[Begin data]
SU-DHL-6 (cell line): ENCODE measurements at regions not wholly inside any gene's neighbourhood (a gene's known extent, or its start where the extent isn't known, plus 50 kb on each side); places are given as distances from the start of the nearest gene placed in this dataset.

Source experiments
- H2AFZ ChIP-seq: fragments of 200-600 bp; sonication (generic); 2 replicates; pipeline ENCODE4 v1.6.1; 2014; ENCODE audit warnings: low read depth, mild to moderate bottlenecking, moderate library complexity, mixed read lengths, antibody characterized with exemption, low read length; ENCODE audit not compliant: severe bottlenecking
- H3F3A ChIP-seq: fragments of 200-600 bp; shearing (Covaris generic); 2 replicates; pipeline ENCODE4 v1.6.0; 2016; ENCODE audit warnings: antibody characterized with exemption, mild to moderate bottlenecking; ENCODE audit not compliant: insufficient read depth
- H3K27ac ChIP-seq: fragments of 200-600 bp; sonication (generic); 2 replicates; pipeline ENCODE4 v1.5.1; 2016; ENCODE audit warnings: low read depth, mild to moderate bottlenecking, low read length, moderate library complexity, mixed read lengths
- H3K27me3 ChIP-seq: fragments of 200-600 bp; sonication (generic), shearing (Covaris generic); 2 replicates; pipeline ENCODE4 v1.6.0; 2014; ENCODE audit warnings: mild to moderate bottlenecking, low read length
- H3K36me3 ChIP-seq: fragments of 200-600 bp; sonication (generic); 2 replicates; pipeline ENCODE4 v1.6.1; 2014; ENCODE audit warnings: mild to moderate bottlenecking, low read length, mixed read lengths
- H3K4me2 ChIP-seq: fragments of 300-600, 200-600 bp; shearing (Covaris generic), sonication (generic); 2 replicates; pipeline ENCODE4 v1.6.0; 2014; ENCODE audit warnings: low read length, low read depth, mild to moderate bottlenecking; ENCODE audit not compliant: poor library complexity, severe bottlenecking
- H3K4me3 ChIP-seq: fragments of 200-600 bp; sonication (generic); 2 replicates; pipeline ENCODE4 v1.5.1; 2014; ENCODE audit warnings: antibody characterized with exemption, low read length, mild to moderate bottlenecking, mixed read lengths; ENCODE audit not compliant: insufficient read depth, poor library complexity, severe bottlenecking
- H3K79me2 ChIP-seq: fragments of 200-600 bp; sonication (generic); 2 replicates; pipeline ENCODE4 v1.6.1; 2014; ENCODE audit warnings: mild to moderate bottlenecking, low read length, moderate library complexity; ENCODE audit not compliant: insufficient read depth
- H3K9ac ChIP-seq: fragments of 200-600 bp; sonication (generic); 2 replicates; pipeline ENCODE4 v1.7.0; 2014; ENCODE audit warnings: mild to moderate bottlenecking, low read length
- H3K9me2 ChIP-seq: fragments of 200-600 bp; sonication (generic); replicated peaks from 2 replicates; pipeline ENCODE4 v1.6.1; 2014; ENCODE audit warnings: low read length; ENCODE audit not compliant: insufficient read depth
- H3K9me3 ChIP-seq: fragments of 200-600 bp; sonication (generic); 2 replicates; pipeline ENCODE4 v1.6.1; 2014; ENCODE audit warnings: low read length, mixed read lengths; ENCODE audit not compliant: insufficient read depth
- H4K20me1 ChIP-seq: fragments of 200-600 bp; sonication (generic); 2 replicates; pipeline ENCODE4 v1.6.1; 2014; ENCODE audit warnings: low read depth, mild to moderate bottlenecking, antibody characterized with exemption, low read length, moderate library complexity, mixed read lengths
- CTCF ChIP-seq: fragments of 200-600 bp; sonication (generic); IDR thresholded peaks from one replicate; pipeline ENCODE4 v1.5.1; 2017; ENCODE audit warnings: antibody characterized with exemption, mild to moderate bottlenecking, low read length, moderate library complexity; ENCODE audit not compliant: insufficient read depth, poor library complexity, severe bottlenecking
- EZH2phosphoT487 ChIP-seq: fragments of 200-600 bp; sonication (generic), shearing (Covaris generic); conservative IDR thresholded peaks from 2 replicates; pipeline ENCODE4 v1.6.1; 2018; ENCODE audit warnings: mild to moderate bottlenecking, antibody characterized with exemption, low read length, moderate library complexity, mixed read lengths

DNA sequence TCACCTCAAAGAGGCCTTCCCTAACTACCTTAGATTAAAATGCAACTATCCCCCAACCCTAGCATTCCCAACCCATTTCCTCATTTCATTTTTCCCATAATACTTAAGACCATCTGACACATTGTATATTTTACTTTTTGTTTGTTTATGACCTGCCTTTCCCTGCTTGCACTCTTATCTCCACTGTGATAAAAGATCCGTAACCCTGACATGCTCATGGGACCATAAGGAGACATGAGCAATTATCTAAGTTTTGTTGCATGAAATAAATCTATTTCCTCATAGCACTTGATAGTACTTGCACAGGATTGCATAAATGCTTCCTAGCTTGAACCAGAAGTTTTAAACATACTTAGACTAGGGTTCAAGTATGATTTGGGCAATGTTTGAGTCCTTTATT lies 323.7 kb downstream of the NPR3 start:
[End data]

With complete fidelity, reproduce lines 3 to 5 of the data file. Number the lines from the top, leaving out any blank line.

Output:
- H2AFZ ChIP-seq: fragments of 200-600 bp; sonication (generic); 2 replicates; pipeline ENCODE4 v1.6.1; 2014; ENCODE audit warnings: low read depth, mild to moderate bottlenecking, moderate library complexity, mixed read lengths, antibody characterized with exemption, low read length; ENCODE audit not compliant: severe bottlenecking
- H3F3A ChIP-seq: fragments of 200-600 bp; shearing (Covaris generic); 2 replicates; pipeline ENCODE4 v1.6.0; 2016; ENCODE audit warnings: antibody characterized with exemption, mild to moderate bottlenecking; ENCODE audit not compliant: insufficient read depth
- H3K27ac ChIP-seq: fragments of 200-600 bp; sonication (generic); 2 replicates; pipeline ENCODE4 v1.5.1; 2016; ENCODE audit warnings: low read depth, mild to moderate bottlenecking, low read length, moderate library complexity, mixed read lengths